A cheque for £45,000 being presented by Mark Bassant

A cheque for £45,000 being presented by Mark Bassant

Kent based disability charity Compaid has been awarded a three year grant by the East Kent Freemasons to train disabled adults in computer skills.

The training will be delivered by a team of volunteers and staff at Compaid’s dedicated centre in Paddock Wood in Kent, as well as by a further team of Outreach trainers supporting people in their own homes and in day centres across the county.

The training centre in full use, with some of the adults being shown how to use the laptops.

The training centre in full use, with some of the adults being shown how to use the laptops.

The grant, totalling £45,000 over three years, will pay for two staff posts within the Training service, supporting over 250 disabled learners to gain skills in a variety of topics, such as use of social media, internet shopping, online safety and digital design.

Digital exclusion remains a key barrier for disabled people. Almost 50 per cent of disabled people do not use the internet regularly and 27 per cent never use it at all. This equates to more than 32,000 disabled people in Kent.

The grant from East Kent Freemasons comes through the Masonic Charitable Foundation, which is funded by Freemasons, their families and friends from across England and Wales. Stephen Elsden, Chief Executive at Compaid, said: “We’re very grateful to East Kent Freemasons for their generous grant which will help hundreds more disabled people to realise their dreams and aspirations by gaining skills and confidence with computers.”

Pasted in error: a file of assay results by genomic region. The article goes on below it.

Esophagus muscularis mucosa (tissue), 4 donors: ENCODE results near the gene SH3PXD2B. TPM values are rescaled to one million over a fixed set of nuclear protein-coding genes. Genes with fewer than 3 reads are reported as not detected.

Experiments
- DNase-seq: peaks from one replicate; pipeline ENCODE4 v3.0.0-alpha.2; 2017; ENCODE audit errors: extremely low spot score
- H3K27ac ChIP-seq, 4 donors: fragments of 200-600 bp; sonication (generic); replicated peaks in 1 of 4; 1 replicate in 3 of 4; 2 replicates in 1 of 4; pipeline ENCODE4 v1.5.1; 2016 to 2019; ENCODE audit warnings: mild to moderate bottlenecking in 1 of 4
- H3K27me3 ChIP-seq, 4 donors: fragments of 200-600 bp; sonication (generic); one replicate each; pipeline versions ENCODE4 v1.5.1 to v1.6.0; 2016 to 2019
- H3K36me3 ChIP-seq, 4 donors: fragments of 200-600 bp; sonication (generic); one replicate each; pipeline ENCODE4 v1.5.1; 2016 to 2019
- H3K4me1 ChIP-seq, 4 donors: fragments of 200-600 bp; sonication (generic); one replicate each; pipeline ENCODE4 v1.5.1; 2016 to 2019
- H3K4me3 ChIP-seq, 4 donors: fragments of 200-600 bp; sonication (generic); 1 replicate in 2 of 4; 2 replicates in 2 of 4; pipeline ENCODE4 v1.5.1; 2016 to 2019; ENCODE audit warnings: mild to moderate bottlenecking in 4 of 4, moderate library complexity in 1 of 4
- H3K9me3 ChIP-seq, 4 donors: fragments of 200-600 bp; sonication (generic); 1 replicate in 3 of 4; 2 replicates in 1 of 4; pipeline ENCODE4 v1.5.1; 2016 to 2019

Mark Bassant from East Kent Freemasons said: “We’re very pleased to be able to help Compaid who do outstanding work helping some of the most vulnerable people in our community get online, with all the opportunities the internet offers.”

Trained and skilled staff and volunteers provide one-to-one support, ensuring that service users can overcome the barriers of social, digital and economic exclusion.

Trained and skilled staff and volunteers provide one-to-one support, ensuring that service users can overcome the barriers of social, digital and economic exclusion.

The accessible transport service provides a vital lifeline to more than 1,200 vulnerable adults and children each year.

The accessible transport service provides a vital lifeline to more than 1,200 vulnerable adults and children each year.

About Compaid:
Compaid is the leading charity providing services to disabled people in the South East of England.
Every day their staff and volunteers work with hundreds of disabled and frail elderly people to help them overcome digital, social and financial exclusion.
Services range from digital skills training and music therapy, to accessible transport and more.
They are available across Kent and Medway, and into East Sussex.
For further information visit: http://www.compaid.org.uk

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